The old saying, "You are what you think," can characterize many weight loss efforts in that your thoughts are either holding you back or helping you move forward. Here's a closer look at how your attitude could be making you gain weight.
1. You Aren't Patient
We live in a society where we can get things easily and quickly when compared with previous generations. Instant gratification is the norm, and weight loss often takes too long for anyone who has started exercise and/or a new diet. But experts agree that you achieve the best and longest-lasting results when you lose weight slowly. When you lose weight too quickly, you're often not losing fat but water or lean tissue.
2. All-Or-Nothing Thinking
You may be one of those people who overlook gray areas, i.e., you're either perfect or a failure. To combat this type of thinking, don't beat yourself up for an occasional slip, whether it's enjoying some cookies during an office meeting or missing a workout because of other commitments. The important thing is to stay with the program you've been following without worrying about perfection.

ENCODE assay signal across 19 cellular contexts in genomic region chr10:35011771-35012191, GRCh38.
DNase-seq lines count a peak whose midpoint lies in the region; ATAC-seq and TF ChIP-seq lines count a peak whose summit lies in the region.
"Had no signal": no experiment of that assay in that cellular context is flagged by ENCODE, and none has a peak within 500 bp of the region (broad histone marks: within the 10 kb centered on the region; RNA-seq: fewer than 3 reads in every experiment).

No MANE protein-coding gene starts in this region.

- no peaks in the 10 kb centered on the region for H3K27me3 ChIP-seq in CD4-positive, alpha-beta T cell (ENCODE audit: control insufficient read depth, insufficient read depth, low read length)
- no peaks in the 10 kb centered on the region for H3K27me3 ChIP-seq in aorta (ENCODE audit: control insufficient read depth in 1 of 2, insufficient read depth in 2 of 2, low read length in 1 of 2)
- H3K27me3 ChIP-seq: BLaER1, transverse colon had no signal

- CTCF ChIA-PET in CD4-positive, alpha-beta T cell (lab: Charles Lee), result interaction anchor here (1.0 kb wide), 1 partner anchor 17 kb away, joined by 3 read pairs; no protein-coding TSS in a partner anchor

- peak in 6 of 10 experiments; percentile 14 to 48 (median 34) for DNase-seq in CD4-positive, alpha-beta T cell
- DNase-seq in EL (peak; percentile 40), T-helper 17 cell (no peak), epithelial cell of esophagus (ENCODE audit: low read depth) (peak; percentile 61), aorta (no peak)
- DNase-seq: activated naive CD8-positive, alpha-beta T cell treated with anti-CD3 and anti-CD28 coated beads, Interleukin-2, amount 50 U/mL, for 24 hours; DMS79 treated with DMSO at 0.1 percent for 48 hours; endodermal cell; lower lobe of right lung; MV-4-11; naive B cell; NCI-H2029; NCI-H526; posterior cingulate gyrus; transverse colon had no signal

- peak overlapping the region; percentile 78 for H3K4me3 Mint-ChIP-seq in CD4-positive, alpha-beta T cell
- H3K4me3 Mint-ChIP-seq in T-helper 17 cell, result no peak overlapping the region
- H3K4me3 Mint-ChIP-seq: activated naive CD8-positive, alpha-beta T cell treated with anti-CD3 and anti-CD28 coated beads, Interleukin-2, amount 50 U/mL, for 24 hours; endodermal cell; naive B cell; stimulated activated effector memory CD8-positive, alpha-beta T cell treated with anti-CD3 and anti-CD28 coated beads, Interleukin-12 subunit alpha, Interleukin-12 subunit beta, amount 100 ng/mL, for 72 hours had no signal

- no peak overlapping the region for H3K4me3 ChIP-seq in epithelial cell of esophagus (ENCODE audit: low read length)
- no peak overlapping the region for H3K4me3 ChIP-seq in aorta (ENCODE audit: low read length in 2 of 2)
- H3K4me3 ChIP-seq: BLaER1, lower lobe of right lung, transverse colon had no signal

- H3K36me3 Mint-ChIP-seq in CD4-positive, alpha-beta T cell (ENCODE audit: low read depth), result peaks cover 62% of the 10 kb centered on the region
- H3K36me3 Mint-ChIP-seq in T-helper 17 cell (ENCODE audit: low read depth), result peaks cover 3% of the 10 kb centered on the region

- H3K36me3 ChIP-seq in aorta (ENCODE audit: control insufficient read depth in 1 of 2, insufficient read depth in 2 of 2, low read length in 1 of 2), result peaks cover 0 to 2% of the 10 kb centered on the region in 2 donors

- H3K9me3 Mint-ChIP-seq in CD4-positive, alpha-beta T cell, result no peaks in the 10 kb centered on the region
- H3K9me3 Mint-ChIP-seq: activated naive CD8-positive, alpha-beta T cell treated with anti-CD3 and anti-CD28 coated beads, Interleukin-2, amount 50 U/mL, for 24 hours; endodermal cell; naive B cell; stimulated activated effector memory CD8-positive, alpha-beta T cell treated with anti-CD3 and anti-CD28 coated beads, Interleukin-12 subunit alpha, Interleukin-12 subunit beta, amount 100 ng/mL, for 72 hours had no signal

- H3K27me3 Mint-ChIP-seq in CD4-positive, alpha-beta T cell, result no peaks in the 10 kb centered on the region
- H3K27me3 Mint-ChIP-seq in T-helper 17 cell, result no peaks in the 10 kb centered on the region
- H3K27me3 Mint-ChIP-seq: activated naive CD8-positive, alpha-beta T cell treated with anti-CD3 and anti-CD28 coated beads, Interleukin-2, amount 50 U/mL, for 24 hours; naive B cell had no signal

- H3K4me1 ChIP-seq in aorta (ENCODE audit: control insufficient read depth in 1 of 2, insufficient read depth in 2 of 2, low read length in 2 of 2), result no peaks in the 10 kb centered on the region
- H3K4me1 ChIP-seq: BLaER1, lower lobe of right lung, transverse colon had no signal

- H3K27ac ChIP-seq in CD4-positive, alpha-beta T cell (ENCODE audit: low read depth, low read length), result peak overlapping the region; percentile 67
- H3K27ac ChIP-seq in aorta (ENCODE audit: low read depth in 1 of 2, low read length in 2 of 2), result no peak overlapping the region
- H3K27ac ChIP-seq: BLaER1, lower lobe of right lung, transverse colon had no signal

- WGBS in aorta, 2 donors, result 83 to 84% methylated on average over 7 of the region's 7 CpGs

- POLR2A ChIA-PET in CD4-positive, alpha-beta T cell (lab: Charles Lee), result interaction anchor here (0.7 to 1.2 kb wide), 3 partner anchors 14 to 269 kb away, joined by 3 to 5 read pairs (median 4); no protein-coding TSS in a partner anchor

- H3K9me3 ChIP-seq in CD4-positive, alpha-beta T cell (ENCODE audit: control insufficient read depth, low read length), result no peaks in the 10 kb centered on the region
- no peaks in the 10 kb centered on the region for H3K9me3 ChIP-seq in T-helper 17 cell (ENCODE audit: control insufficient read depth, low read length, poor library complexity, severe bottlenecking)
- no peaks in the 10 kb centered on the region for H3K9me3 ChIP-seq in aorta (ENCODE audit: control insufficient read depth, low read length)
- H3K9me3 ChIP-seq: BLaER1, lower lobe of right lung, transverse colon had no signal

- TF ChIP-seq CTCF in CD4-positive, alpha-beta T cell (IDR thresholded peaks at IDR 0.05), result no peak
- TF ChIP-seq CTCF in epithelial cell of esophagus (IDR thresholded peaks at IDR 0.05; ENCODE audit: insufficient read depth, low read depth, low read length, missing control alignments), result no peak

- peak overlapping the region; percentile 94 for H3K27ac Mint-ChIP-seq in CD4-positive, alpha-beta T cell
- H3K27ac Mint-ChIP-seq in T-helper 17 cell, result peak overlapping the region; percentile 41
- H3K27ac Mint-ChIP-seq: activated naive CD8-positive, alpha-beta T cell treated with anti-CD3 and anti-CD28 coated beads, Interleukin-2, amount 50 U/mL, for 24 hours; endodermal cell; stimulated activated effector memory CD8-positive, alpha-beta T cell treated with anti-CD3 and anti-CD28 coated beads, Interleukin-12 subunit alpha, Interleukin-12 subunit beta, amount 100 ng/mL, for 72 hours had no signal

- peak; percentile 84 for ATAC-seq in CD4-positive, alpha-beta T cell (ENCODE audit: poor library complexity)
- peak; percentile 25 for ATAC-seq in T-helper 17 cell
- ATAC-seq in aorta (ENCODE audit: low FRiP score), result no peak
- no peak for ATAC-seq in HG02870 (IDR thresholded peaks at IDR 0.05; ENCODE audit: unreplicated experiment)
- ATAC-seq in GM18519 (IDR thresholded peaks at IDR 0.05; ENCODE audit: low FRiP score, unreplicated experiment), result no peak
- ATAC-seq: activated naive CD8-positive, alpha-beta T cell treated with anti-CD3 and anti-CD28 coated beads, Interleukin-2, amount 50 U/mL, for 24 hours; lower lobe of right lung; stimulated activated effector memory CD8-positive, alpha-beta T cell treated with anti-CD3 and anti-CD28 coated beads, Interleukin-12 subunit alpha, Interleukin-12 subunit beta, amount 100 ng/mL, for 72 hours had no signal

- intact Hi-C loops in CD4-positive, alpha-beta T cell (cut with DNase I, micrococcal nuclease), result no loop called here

3. You Don't Have Enough Time
This is one of most common obstacles people face as they're trying to develop healthier habits such as exercise and eating right. While most people lead busy lives filled with work, family, and other activities, it's also possible to carve out time for yourself. Even just 20 minutes of activity a day can lead to a longer life.
This attitude ties into patience and people sometimes set an ideal weight and think they can reach it in a matter of months. Instead, think of a weight range you can attain in the next 12 months.
5. Not Setting Small Goals
Creating a list of smaller goals will help you reach your bigger goals without forcing you to change your life radically. Some smaller goals include eating more fruits and vegetables each day and getting some physical activity for at least 30 minutes a day.
6. You Don't Believe In Yourself
Researchers have learned that people who think they can lose weight because of exercise and diet change tended to follow a healthier lifestyle with positive results. On the other hand, people who thought that they couldn't change their weight as a result of exercise and diet were less likely to make healthy choices.
7. You Follow The "Should" Illusion
In this case, you have a list of inflexible ways about how you think you and others should act. For example, you believe that you should always take on the most difficult challenge in any situation and end up injuring yourself because you over-do it during your workout routine. Be kind to yourself, accept your limitations, and be content with making small but steady progress.